My tech journey began in the fourth grade when my mom purchased our first computer. I was so obsessed with everything the computer could do and spent as much time as possible exploring. I began coding in HTML on MySpace and would write tags on sticky notes to keep them on my wall so that I could remember. I attended Phillip O. Berry Academy of Technology in Charlotte, NC for high school, where I fell deeper in love with technology through my coursework. I was especially hooked when I learned how I could code programs that people could use and interact with. I took AP Computer Science where I learned Java which helped me transition into courses in college.
I went on to obtain a Bachelors degree in Computer Science from the College of Engineering at North Carolina State University and a Masters of Information Technology with a concentration in Human Computer Interaction in 2016. Over the years, I've held technical internships at companies like Wells Fargo, Deloitte, Fidelity Investments, Bank of America, and Apple. Additionally, I worked full-time at Apple (at their headquarters in California) as a User Experience Designer and Researcher where I helped design enterprise applications, which reached all Apple employees.
My journey as an educator began with the founding of my non-profit, INTech Camp for Girls, where our mission is to inform and inspire girls to innovate in the technology industry. INTech targets Black girls in grades 6th - 12th through summer camps and after school programs, which teaches them how to build software solutions, introduces them to women of color in tech, and allows them to explore tech careers at various companies across the US.
In 2018, I created a one-hour coding experience for the Dream Village Tour, where students in Chicago, Atlanta, and Wisconsin to gain an enriching learning experience on the Dream Village Tour Bus mobile classroom. I've also created other workshop experiences teaching non-profit basics.
I earned my Ph.D. in Education as a Presidential Future Faculty Fellow at Temple University where my research focused on computer science education. I specifically focused on broadening participation in computing (BPC) amongst Black girls. I studied the intersectionality of Black girls in computing to inform my work with INTech Camp for Girls (now INTech Foundation) in order to determine what about the program works so that others can learn and replicate our success.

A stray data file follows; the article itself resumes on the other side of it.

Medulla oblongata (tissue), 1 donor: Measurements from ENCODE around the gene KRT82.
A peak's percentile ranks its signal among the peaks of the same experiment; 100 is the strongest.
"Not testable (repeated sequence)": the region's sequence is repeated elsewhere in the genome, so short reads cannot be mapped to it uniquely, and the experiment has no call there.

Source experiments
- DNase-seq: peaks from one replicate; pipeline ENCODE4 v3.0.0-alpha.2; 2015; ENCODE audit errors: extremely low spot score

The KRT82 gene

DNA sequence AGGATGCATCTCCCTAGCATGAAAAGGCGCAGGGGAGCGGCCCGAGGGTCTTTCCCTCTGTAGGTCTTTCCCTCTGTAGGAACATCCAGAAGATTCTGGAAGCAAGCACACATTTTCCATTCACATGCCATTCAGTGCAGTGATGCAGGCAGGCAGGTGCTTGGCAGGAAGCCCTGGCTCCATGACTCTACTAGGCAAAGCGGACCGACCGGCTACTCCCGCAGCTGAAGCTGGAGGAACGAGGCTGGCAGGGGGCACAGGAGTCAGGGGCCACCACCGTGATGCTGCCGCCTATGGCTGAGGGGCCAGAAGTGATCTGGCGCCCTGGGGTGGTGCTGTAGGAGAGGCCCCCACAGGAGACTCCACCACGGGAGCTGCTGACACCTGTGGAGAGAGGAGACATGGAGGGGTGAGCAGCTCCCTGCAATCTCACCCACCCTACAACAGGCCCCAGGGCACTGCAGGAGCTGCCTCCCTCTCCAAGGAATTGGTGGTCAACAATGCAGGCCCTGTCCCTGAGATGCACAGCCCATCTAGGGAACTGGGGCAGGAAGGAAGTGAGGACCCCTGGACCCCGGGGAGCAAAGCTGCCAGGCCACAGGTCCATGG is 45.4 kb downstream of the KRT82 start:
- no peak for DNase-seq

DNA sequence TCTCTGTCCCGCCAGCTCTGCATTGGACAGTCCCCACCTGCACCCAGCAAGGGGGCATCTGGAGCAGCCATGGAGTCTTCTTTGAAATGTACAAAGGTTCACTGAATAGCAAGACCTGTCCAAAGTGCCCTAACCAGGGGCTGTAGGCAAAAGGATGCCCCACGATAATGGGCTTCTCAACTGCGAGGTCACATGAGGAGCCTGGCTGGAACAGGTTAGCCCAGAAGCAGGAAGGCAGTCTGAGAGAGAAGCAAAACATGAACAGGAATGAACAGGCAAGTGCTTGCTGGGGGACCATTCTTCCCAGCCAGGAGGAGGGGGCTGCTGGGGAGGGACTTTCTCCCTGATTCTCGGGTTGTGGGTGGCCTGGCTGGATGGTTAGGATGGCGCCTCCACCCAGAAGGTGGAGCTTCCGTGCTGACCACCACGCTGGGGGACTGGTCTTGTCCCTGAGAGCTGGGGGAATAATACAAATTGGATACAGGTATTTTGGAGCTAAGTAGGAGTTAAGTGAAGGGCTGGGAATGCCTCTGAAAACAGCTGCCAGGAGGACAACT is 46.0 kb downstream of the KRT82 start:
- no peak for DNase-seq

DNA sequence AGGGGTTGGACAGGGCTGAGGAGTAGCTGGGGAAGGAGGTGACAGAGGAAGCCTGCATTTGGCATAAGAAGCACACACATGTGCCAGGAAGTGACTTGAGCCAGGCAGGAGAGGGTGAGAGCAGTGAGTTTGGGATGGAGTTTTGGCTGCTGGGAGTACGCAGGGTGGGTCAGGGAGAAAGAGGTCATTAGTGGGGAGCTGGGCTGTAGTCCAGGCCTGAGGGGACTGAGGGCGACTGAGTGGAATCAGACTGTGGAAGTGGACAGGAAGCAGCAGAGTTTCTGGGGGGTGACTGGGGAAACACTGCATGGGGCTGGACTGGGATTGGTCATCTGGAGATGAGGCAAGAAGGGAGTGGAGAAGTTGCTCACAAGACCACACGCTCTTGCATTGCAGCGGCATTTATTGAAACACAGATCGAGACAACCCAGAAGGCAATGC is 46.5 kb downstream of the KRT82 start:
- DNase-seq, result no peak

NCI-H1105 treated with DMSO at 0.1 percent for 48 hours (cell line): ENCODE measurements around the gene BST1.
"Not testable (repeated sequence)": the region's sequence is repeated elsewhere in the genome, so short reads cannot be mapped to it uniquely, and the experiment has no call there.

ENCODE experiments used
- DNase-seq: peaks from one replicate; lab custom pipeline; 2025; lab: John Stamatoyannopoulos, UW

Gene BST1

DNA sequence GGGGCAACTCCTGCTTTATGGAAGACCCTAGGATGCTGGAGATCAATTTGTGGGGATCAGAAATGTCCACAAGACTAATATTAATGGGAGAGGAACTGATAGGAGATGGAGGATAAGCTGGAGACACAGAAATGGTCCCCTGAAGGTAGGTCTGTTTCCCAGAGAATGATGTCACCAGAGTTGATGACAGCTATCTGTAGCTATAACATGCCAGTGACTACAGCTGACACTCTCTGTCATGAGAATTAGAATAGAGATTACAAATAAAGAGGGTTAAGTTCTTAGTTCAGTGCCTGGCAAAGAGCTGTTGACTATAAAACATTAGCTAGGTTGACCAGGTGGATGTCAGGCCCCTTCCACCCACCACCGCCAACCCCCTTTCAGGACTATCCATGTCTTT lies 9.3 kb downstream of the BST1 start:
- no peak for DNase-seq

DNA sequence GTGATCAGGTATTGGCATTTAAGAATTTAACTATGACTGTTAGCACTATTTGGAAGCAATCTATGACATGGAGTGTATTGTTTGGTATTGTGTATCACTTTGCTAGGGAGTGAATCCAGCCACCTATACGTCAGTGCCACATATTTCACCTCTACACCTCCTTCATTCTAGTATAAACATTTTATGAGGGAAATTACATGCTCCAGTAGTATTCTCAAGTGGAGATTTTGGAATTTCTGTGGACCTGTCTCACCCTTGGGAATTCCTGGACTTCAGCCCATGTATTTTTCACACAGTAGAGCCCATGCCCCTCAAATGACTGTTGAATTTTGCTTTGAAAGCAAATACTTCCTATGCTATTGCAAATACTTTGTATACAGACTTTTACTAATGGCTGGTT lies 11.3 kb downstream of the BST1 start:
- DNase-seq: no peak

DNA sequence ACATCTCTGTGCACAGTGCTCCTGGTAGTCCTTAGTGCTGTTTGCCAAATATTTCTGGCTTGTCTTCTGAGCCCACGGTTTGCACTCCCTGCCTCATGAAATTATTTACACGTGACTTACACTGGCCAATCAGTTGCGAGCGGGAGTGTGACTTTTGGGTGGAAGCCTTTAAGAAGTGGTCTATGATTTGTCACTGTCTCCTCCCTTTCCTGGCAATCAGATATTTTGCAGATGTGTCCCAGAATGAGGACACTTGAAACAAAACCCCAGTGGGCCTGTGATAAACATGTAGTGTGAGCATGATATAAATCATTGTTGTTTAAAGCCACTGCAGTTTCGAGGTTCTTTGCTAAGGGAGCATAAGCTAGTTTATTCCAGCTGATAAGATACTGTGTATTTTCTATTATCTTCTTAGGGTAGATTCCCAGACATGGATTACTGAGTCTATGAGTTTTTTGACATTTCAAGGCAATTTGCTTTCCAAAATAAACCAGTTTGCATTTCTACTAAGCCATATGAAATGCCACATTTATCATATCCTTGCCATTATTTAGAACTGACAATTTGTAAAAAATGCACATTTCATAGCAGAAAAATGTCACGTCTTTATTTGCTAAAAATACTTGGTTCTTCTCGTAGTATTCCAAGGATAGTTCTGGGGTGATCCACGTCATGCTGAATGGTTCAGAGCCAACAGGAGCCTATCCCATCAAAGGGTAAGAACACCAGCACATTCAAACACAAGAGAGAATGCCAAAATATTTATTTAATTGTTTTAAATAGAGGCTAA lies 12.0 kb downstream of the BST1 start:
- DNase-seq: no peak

From Camp to Conferences: Experiences in Leveraging Tech Conferences to Inspire Black and Latinx Girls to Pursue Coding and Tech Careers: RESPECT 2020
This experience report highlights the impact of taking Black and Latinx middle and high school girls to tech conferences. INTech Camp for Girls took five girls who previously participated in our summer camps and after school program to the #blackcomputeHER Conference in Washington,DC where they were able to network with Black women intech, participate in a coding workshop designed just for them, and hear from Black Girls ROCK! Founder and DJ, BeverlyBond. Additionally, four INTech High School scholars earned an all expenses paid trip to the Facebook Achievement Summit as a result of their project submission and participation in the Facebook Engineer for the Week program. While at the summit, Team INTech participated in a one day hackathon where worked along Facebook engineers to build an app called“Air to Spare” using Scratch. Our team placed top eight in the country amongst twenty teams, as well as, won the Best PitchAward. While in Silicon Valley, they were also able to meet 13 Apple Engineers, as well as, receive a tour of the Netflix HQ and speak with two engineers and a User Experience designer about what life in tech is like. This report describes how these experiences inspired INTech girls to pursue coding and technical careers.
Link to digital proceedings: Click here
Pivoting during a pandemic: Designing a virtual summer camp to increase confidence of Black and Latina girls: SIGCSE 2021
Out of school time programs like summer camps have shown to be beneficial for exposing students to computer science, particularly in school districts where computing classes are not offered. The COVID-19 pandemic presented challenges for students who were already subject to the digital divide, as in-person camps came to a halt if they weren’t prepared to pivot. In response, we created a virtual summer camp that provides informal computer science learning opportunities that were intentionally designed to increase the confidence of Black and Latina girls in computing and to pro-mote positive perceptions of computer science education and career opportunities. Key to our approach is the recognition that representation in the camp’s community of attendees, teachers, guest speakers, and in the content can foster confidence for Black andLatina girls in computing. In this paper, we present the structural, instructional, curricular, and social design of the virtual program and present initial findings on the impact of the camp on computing confidence, intent to persist, social supports, and computing outcome expectations. Findings of a pre- and post-survey study of107 camp attendees show that participating in the camp resulted in an increase in computing confidence as well as computing outcome expectations among Black and Latina girls.
Link to pre-print: Click here
INTech: Designing Intersectional Learning Experiences for Black Girls: ACM Interactions Magazine January - February 2023
In this forum we explore different perspectives for how to apply intersectionality as a critical framework for design across multiple contexts.
Link to digital print: Click here